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February 28, 2011

In a Divorce, Is It Best to Sell the House?

Given that January was the month in which the most divorces were (according to the averages) filed, the question on a lot of former couples' minds right now is probably, "Who gets the house -- or do we sell it?"

The issue has only gotten thornier since the recession, with both house values and earning power down. As explained in the article, "Divorce Wannabees in the Age of Recession: How Trapped Couples Are Coping," by Roslyn Zinner of the Huffington Post, couples who are underwater on their mortgage or have significant other debts simply can't, in some cases, afford to split up the household -- leading to situations where, for example, one spouse "moves" to the basement.

Hmm, could there be a silver lining in Zinner's description of how couples don't fight over the house so much anymore, since neither wants to deal with the costs of homeownership? Okay, never mind.

Interestingly, one solution she describes -- in which the couple agrees to continue jointly owning the home, while one moves to an apartment, and they sell when the economy is better -- was exactly that arrived at (after much negotiation) by a Los Angeles couple described in the Financial Adviser blog titled "Breaking Up Is Hard to Do," by Zack Anchors, in the Wall Street Journal.

So, if and when the market turns around (whenever that might be, which no one can safely predict), we may see a flood of homes being sold by long-divorced couples!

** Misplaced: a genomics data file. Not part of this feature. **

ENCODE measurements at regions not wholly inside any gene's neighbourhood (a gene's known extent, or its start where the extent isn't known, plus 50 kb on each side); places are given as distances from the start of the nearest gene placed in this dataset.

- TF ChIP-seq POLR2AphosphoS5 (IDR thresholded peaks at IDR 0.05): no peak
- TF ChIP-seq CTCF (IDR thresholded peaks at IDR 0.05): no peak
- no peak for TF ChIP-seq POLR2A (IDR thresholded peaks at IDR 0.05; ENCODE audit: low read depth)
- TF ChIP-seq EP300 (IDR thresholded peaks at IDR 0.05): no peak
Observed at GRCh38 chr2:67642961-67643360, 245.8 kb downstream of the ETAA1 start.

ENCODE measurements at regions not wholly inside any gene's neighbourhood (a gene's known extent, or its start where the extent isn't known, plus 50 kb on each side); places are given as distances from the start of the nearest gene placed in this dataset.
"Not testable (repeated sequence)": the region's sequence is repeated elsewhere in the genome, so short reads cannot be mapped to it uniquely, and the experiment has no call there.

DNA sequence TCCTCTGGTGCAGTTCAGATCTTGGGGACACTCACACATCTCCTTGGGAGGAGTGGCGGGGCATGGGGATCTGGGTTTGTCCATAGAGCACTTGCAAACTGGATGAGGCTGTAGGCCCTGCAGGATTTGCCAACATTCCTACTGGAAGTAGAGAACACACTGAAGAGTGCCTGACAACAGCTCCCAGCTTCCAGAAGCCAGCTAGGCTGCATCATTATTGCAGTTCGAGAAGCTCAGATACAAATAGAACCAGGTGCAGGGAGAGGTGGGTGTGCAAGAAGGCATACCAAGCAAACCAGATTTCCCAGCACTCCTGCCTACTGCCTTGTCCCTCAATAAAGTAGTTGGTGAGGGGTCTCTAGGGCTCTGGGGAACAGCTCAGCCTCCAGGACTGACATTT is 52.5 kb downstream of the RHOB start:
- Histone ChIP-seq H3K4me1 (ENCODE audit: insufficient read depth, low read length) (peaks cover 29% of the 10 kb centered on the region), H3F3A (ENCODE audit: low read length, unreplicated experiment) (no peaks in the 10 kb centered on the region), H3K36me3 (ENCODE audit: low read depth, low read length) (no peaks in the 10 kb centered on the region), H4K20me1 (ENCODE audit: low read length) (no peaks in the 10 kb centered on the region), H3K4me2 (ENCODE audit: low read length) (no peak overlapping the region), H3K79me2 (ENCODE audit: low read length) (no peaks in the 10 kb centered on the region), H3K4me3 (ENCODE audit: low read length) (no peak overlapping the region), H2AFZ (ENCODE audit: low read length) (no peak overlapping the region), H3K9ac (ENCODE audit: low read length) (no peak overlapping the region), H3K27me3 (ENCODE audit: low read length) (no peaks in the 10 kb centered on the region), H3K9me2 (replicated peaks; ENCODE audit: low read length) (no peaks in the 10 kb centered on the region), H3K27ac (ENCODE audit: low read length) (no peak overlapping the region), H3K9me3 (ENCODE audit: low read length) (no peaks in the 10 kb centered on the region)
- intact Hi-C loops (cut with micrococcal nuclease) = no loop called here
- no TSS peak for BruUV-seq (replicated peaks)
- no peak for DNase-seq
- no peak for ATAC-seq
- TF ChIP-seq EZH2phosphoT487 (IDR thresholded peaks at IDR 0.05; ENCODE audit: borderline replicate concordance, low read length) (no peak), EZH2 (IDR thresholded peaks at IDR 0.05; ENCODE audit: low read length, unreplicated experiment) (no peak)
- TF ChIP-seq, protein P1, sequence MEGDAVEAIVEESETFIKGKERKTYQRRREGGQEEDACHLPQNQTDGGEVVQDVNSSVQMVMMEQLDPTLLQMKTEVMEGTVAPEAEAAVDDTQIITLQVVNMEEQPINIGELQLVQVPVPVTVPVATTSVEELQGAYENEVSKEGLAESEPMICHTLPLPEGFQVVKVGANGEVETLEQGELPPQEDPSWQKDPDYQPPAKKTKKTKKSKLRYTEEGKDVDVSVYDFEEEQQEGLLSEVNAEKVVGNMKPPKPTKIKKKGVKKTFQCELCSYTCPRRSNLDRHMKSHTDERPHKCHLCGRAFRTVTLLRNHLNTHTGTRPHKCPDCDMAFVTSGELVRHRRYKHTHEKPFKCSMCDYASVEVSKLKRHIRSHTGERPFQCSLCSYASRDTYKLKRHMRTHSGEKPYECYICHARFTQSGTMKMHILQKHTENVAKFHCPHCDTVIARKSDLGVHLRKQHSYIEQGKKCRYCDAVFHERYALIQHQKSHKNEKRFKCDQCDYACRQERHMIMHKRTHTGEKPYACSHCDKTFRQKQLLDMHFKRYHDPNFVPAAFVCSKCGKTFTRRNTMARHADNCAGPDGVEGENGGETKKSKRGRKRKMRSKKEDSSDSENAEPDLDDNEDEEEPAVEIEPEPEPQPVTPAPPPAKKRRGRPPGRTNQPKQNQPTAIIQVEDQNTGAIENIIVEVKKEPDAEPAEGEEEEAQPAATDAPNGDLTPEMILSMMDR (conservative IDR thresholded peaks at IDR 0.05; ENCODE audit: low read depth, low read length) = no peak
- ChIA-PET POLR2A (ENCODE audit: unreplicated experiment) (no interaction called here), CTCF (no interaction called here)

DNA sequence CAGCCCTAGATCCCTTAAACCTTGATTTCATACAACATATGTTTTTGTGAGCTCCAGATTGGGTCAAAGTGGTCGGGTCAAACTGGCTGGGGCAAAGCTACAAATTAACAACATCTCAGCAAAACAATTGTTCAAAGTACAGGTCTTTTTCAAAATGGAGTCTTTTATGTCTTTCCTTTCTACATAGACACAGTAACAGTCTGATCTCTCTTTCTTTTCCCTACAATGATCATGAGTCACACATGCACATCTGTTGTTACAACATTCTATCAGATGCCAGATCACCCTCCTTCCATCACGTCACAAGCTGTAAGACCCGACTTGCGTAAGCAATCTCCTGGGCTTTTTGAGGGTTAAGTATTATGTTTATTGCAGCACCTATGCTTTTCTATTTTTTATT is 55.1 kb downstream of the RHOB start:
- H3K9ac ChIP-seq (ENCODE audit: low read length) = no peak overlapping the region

February 17, 2011

No, You Can't Deduct Losses on the Sale of a Home

This myth has been busted a zillion times, and yet it persists -- maybe because taxpayers believe that the tax code should make logical sense. If you have to pay capital gains tax when your profits on the sale of a house exceed the $250,000 (or $500,000 per married couple filing jointly) exclusion, then why shouldn't you be able to apply your losses on a  home sale against any other capital gains?

image_3_Thumbnail.jpgOops, looks like I boxed myself into a corner where I now have to explain this. The short of it seems to be that a house is considered "personal property" by the IRS, and personal property gets special treatment -- and not the good kind of special. You pay taxes on the gains from the sale of personal property, but get no benefits from the losses. (Perhaps they're trying to avoid having people take massive deductions for every item sold cheap at a garage sale.)

Worse news yet, if you had to sell your house for so little that your lender needed to forgive some of your debt (as with a short sale or a deed in lieu of foreclosure), the IRS may try to collect tax on the amount of the forgiven debt. The reasoning is that it's almost like your lender handed you a check, which is income -- never mind that you then handed it back to the lender. But don't panic: You may qualify for relief under the Mortgage Forgiveness Act, described by the IRS at,,id=205004,00.html